By the way folks, I've had two cucumbers and 2 zucchini and some yellow summer squash so far. I'm almost afraid to say it out loud. I hope it continues but the humidity level is certainly on the rise. It's the powdery mildew that eventually takes my cukes down but I'm growing resistant varieties this year and I think it's working. So far anyway..


Last edited by CapeCoddess on 8/3/2014, 11:35 am; edited 1 time in total

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Re: New England August 2014

Post  camprn on 8/3/2014, 11:33 am

August Garden Chores

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Re: New England August 2014

Post  llama momma on 8/3/2014, 11:36 am

NHG
My garlic is also in the basement. It's laying across a bakers rack with a fan on it for the past few weeks.  It's probably time to cut the stalks and clean them off.

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Re: New England August 2014

Post  NHGardener on 8/3/2014, 12:11 pm

CC, I like how those are hung. You tied them by the stems?

This is how I spread out my garlic yesterday:



From the back: Smile

There will be no vampires visiting me anytime soon. We have a crawl space, so can't put it there, and no good rain-proof and sun-proof eaves/porch to hang it under, so in the spare room it goes.


Last edited by NHGardener on 8/3/2014, 12:21 pm; edited 1 time in total (Reason for editing : Added back photo)

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Re: New England August 2014

Post  quiltbea on 8/3/2014, 12:55 pm

What a great harvest.  At my house I dry them in the workshop leaving the door open to the fresh air.  I know they have to dry in the shade.  I don't pull them till half or more of the top leaves have turned brown.  There's nothing like a fresh-grown garlic come winter.
Good job.


Ooops, so excited about that harvest I forgot to post that I picked 1 Pink Mountain Pride tomato today.  That means only about 4 larger ones this year so far.  The blight is steadily advancing, I'm sorry to report.
There's more cukes forming on the potted plants and the back raised bed garden so I'm happy about that.  Checked the cherry tree and only a few J. Beetles this afternoon.  I hope they are deciding to go elsewhere.  They don't bother the peach and apple trees at all. The Glads are starting to bloom and looking lovely with all their colors.  I adore Glads.

The bees are so busy in the Monarda that they intrude on the hummer feeders nearby so I had to move them (the feeders).  Now the hummers are happy again.  I have no shortage of bees, that's for sure.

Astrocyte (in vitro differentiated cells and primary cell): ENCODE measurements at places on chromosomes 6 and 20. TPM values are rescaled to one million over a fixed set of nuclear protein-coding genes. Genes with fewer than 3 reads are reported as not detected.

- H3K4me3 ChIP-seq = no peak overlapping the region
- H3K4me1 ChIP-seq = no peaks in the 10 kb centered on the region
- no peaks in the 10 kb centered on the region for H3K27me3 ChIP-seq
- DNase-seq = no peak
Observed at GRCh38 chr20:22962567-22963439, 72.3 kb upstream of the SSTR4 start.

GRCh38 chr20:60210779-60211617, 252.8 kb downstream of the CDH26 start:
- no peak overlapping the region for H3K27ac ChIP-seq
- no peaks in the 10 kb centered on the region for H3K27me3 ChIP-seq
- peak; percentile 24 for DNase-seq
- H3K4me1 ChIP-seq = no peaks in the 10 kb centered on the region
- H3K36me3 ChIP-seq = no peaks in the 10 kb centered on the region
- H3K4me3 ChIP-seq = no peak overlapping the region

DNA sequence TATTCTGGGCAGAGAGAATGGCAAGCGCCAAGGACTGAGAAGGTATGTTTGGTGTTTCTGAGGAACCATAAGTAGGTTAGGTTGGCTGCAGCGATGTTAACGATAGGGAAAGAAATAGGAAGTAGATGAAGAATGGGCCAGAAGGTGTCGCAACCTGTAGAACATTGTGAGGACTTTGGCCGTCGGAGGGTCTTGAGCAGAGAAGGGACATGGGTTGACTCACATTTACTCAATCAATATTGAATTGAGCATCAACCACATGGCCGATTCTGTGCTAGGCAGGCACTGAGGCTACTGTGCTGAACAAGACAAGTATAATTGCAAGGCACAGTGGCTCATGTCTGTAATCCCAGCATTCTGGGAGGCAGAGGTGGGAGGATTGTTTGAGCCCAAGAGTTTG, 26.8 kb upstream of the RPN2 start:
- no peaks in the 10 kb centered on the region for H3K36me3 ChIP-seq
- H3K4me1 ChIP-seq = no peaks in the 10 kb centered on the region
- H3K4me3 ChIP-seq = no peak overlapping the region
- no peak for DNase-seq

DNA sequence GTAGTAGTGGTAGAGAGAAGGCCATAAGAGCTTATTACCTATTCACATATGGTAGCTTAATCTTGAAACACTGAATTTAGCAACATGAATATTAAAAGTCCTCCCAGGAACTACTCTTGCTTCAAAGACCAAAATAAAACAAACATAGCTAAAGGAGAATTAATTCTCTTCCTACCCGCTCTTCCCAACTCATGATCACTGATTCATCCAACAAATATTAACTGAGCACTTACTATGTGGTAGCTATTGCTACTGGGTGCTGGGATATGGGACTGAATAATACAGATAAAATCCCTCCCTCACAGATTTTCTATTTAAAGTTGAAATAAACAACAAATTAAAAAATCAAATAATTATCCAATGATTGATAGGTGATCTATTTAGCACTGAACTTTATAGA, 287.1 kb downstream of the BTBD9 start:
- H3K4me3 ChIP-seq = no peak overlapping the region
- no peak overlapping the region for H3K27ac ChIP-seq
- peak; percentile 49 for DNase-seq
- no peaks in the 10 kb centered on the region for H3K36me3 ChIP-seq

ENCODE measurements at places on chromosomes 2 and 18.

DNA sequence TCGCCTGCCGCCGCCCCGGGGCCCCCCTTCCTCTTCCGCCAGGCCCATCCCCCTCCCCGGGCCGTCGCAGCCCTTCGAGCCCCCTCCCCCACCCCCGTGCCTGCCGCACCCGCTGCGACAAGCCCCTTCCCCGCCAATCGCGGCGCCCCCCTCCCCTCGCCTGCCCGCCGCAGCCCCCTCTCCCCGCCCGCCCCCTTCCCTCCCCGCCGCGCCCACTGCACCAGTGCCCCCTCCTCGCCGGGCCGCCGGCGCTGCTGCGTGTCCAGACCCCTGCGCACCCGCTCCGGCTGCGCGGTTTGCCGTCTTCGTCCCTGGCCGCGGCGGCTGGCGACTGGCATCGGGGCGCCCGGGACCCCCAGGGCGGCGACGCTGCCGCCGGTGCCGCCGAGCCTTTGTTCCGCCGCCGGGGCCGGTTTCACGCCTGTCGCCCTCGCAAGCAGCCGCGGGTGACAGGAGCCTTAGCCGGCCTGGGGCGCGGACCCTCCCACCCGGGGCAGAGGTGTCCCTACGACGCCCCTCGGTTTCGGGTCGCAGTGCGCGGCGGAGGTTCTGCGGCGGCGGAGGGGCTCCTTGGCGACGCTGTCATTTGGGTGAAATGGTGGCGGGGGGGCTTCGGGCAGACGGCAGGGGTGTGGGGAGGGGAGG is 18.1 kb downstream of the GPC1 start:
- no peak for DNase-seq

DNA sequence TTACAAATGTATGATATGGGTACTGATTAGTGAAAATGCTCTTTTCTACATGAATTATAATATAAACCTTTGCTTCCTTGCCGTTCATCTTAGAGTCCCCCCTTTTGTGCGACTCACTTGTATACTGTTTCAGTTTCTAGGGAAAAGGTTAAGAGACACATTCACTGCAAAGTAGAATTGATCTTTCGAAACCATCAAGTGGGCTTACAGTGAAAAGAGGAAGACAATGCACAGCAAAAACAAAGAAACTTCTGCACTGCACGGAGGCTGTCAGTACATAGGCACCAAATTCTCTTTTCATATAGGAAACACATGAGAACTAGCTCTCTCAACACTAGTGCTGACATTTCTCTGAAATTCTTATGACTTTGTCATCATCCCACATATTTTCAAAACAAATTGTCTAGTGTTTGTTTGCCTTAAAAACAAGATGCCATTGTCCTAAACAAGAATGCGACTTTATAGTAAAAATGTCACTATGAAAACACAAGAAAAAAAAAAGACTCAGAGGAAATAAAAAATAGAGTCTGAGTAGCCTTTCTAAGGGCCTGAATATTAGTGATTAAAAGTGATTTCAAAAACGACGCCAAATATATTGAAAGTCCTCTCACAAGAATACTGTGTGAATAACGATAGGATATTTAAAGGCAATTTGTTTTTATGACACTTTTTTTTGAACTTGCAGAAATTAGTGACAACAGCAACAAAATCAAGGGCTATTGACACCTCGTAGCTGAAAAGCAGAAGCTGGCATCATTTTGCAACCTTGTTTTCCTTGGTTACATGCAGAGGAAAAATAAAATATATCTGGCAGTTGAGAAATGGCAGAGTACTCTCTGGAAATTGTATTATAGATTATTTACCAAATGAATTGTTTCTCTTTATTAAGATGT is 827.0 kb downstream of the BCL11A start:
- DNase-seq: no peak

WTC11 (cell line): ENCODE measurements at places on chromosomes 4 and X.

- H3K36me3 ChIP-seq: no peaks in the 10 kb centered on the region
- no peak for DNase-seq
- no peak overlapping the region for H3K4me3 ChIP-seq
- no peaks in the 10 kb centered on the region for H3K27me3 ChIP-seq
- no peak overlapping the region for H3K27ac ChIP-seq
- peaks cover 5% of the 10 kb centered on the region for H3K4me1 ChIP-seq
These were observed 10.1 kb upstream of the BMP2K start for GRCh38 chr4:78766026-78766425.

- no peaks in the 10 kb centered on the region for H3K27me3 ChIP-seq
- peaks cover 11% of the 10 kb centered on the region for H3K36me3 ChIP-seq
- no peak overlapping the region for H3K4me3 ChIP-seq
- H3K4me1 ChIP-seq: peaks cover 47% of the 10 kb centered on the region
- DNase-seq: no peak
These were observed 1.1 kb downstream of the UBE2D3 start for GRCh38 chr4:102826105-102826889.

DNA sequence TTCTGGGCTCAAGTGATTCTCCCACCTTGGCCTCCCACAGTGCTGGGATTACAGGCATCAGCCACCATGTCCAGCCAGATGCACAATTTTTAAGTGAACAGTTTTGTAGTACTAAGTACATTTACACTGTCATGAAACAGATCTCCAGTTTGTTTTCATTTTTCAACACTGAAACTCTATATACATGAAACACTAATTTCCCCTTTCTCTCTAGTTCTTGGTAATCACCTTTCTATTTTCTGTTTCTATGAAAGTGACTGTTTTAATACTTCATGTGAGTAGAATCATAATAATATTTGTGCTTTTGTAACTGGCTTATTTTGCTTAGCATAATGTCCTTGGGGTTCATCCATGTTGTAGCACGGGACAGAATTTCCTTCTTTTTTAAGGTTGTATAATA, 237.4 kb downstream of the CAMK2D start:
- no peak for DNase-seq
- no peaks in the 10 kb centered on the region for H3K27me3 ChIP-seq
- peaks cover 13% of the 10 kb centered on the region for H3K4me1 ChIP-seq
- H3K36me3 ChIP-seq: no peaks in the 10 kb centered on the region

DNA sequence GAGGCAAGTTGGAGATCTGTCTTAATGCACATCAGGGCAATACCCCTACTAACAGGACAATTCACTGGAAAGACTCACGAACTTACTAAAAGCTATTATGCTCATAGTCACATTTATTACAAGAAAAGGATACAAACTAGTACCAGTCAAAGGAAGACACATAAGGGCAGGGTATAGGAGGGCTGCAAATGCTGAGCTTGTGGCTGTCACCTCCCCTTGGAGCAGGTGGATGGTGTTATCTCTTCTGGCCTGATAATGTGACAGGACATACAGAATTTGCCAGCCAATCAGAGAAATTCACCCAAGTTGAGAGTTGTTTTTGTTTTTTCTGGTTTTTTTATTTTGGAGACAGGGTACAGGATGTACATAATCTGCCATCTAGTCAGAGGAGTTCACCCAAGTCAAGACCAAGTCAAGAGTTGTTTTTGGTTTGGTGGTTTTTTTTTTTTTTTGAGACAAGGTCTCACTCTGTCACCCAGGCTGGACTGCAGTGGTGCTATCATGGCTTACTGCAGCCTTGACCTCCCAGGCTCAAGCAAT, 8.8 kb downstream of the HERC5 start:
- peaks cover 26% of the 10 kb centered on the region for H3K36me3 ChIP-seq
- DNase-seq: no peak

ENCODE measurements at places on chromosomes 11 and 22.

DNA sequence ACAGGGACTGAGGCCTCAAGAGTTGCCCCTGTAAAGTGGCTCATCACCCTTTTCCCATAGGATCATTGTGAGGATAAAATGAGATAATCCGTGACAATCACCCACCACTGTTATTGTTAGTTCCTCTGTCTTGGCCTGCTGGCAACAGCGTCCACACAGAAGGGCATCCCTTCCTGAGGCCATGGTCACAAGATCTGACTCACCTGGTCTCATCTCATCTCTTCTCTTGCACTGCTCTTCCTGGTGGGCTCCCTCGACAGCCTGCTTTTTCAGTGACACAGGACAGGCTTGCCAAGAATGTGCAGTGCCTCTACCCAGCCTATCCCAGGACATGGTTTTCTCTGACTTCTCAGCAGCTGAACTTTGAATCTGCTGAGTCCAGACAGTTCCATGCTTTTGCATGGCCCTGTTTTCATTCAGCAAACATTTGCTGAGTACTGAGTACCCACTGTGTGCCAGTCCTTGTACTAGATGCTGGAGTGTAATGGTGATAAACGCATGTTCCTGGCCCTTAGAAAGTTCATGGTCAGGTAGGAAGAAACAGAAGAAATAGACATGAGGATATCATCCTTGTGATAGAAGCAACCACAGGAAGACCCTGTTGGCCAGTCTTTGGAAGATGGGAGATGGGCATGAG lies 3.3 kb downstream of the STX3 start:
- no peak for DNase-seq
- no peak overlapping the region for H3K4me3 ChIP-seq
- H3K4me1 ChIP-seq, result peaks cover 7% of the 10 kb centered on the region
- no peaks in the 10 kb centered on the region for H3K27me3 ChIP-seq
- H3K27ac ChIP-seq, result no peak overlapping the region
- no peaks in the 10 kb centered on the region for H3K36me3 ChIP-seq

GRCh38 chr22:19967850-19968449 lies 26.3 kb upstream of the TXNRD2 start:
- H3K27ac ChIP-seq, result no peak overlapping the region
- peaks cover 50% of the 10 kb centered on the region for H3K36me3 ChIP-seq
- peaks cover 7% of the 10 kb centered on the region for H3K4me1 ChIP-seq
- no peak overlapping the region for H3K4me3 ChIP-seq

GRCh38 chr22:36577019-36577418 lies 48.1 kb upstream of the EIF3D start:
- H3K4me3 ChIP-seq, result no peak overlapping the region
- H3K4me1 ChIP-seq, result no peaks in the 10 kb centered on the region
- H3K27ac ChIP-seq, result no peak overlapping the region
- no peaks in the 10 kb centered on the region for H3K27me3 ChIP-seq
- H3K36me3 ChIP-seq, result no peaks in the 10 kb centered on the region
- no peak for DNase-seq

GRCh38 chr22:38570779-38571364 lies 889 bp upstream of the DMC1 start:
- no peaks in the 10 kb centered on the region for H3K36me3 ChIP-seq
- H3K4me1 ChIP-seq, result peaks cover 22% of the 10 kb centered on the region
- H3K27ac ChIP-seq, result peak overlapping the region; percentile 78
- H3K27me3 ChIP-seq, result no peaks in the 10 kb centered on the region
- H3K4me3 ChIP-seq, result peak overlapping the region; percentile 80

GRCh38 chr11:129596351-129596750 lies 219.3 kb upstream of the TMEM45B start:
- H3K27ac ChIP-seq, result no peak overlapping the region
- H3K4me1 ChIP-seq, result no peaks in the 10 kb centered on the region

I have one Dunja zuke in the raised garden looking ready to pick so will do that for tomorrow nite to have with supper.  No bugs on the zuke and squash vines to date so I'm crossing my fingers.  I know it can't last forever.

Have a good weekend everyone.

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Re: New England August 2014

Post  NHGardener on 8/3/2014, 1:58 pm

QB, there is a lot of bee activity here too. Those bumblebees make honeybees look lazy. It's nice to hear the constant buzzing.

I don't see carrots mentioned by anyone. Did anyone have luck with carrots this summer? I sowed carrots 3 times, and not a single sprout, I'm figuring something must have eaten the seeds. This is pretty much an annual occurrence for me. I'm so tired of not having carrots. The farmers markets always have such big, beautiful, orange carrots, I wonder how they do it.

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Re: New England August 2014

Post  CapeCoddess on 8/3/2014, 2:33 pm

@NHGardener wrote:
I don't see carrots mentioned by anyone. Did anyone have luck with carrots this summer?

Surprisingly I'm doing well with carrots this year. Only planted once back in April because my heart just wasn't in it since I've had so many failures over the past two years. But I ended up posting a photo in the carrot week thread a week or so ago. I need to harvest the rest shortly along with a ton of lettuce for my weekly lettuce box. I'll put up photo of those ones here later.




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Re: New England August 2014

Post  CapeCoddess on 8/3/2014, 4:09 pm

this week's lettuce box harvest:

 cheers 
Time to get a'washin and a'choppin...

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Re: New England August 2014

Post  NHGardener on 8/3/2014, 5:00 pm

Ooh, so pretty CC!

So now. Did you plant your carrots in an SFG box, and how deep was the soil in the box? And did you cover the box after you planted carrot seeds?

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Re: New England August 2014

Post  RJARPCGP on 8/3/2014, 6:30 pm

Is it just me? The purple hostas are still blooming! And still a lot of purple hosta flowers, too!

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Re: New England August 2014

Post  camprn on 8/3/2014, 7:06 pm

@RJARPCGP wrote:Is it just me? The purple hostas are still blooming! And still a lot of purple hosta flowers, too!
mine are almost done.

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Re: New England August 2014